Maher: A problem like that should be addressed, but that is a completely different issue from abolishing the death penalty. The truth is, I don’t know what you’re saving these killers from. Why is it so great to rot in jail your whole life? When a life has gone that wrong, start over. If you believe that there is a soul and something beyond, then what’s the tragedy in sending someone back into the reincarnation pool? Now, admittedly, that guy’s going to have to go back a little further. He’s going to come back as a cockroach or something.
Playboy: You don’t really believe that, do you?
Maher: I believe there is a continuum of souls, yes.
Playboy: Do you believe in God?
Maher: I do. I also believe that because of the very nature of a supreme being, I can’t know what its nature is; I can’t even imagine. If I were to get to the next level, then maybe I would have a greater consciousness. But it’s not like the next level is some good version of this—like a great lounge and all your friends are there. I’ve said, “It’s a shame my father can’t see me doing this show because he would have loved it so much,” and people say, “Oh, he sees it.” I don’t believe he does. I believe he’s on a plane where a TV show would be so trivial. Why even bother having an afterlife if it’s the same bunch of shit?
Playboy: Somehow we expect cynics like you to be atheists.
Maher: I was at a dinner party at Alan Alda’s house when he asked how many people there believed in God. I was the only one who raised a hand. But if you go out into the country at large, not only do people believe in God, there’s a huge number who also believe that the Bible is the word of God and that he is some sort of old man or something. There are things we don’t and can’t know, that we can’t apply human reason to.
Playboy: Were your parents, a Jew and a Catholic, believers in their respective religions?
Maher: My father was very Irish Catholic. His parents were mortified when he married a Jew. My mother was never a religious Jew, and I’ve never been in a temple in my life.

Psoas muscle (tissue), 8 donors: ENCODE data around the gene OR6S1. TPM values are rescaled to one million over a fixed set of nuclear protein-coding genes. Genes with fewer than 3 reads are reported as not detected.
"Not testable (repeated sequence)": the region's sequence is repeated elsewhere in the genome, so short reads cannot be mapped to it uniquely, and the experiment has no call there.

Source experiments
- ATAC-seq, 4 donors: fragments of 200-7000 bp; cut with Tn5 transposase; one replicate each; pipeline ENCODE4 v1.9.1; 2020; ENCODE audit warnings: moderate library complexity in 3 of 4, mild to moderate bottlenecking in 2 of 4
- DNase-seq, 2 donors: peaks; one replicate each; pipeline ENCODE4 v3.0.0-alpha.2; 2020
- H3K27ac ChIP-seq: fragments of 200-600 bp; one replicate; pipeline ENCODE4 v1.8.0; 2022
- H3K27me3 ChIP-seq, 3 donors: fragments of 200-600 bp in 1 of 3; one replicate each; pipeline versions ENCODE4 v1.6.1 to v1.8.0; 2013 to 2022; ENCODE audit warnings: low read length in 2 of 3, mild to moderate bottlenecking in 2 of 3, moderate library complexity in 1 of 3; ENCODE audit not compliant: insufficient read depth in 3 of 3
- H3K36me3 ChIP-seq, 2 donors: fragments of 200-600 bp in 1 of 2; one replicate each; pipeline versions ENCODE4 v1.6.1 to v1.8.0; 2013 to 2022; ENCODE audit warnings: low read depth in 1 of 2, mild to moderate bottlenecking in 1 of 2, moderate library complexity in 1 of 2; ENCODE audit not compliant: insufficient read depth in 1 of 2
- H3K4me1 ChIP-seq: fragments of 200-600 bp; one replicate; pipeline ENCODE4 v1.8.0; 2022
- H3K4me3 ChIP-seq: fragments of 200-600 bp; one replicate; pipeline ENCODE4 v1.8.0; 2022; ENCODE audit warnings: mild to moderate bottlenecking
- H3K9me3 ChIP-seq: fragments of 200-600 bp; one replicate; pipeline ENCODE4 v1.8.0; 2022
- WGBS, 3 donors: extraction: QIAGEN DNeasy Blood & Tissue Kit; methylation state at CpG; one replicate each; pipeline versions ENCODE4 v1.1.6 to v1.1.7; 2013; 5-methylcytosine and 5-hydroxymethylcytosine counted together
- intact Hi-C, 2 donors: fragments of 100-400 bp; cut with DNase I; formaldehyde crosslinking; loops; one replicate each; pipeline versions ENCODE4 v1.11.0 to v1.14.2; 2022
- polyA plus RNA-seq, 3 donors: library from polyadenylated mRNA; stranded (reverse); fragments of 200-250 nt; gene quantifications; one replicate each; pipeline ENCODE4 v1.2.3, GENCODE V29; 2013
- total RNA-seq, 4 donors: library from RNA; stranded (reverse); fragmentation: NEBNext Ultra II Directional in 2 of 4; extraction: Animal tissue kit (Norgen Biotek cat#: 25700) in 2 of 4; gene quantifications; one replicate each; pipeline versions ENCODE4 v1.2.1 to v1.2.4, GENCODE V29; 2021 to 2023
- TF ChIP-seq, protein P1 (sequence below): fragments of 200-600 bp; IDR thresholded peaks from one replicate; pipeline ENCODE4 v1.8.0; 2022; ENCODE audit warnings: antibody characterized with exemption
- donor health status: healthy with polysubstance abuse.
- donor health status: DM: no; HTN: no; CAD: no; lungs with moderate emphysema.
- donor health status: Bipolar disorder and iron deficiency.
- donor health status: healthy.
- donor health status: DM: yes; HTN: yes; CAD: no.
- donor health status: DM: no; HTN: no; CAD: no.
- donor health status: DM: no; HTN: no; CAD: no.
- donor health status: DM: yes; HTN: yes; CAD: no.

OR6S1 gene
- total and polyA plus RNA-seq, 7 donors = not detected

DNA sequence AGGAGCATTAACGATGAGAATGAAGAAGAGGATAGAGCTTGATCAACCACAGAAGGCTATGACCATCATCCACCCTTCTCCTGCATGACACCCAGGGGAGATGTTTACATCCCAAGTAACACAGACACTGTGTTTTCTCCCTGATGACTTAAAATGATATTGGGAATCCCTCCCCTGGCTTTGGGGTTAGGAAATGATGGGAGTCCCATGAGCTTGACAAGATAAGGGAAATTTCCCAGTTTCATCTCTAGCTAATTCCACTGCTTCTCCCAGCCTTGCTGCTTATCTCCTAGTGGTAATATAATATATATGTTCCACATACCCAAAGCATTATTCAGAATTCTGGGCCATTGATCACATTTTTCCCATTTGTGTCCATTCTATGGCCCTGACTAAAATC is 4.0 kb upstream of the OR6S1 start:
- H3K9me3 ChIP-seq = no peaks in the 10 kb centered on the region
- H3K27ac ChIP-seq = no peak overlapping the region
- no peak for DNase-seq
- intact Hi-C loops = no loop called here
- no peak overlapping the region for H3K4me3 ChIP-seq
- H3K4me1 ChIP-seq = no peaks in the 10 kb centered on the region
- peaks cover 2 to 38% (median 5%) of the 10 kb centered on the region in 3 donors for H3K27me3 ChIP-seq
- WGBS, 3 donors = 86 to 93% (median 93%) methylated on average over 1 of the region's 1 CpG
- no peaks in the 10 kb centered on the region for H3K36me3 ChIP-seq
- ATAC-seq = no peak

Playboy: Does that sort of background make for good comedy?
Maher: It has more to do with the fact that my father was very funny; he got a lot of laughs around the house. Many of my comedian friends had funny fathers or mothers. One generation of amateur funniness seems often to be followed by a kid who takes it to the next level.
Playboy: Did your parents like the idea of their son being a comedian?
Maher: I always wanted to be a comedian, but I never told my parents. I was too shy to do that and afraid that if it didn’t work out I’d look like an idiot.
Playboy: What kind of a child were you?
Maher: Out of it. Too serious. Very shy. I had friends, but I had a hard time making friends. I vividly remember sitting with my father on the front porch of a house we rented on the Jersey shore. It was dusk and all these kids were playing in the street. My father said, “Go over there. Introduce yourself,” and I just couldn’t do it. “Hi. I’m a kid.” I couldn’t do it. Some kids can. I felt like I was letting him down. I looked like a pussy. I didn’t have friends, and I was stuck on the porch. It was pathetic. But I still can’t approach strangers. The truth is, the desire to become famous is an attempt to solve that problem: When you’re famous, you don’t have to do it anymore. Everybody already knows you. I finally came out of my shell a little bit in my senior year of high school. Until then, my ambition to perform had been a secret. Then, on the recommendation of a teacher, I emceed a couple of talent shows. I got laughs. I don’t think I’ve ever in my life had a rush like that, and I’ve never been that high again. You can’t lose your virginity twice.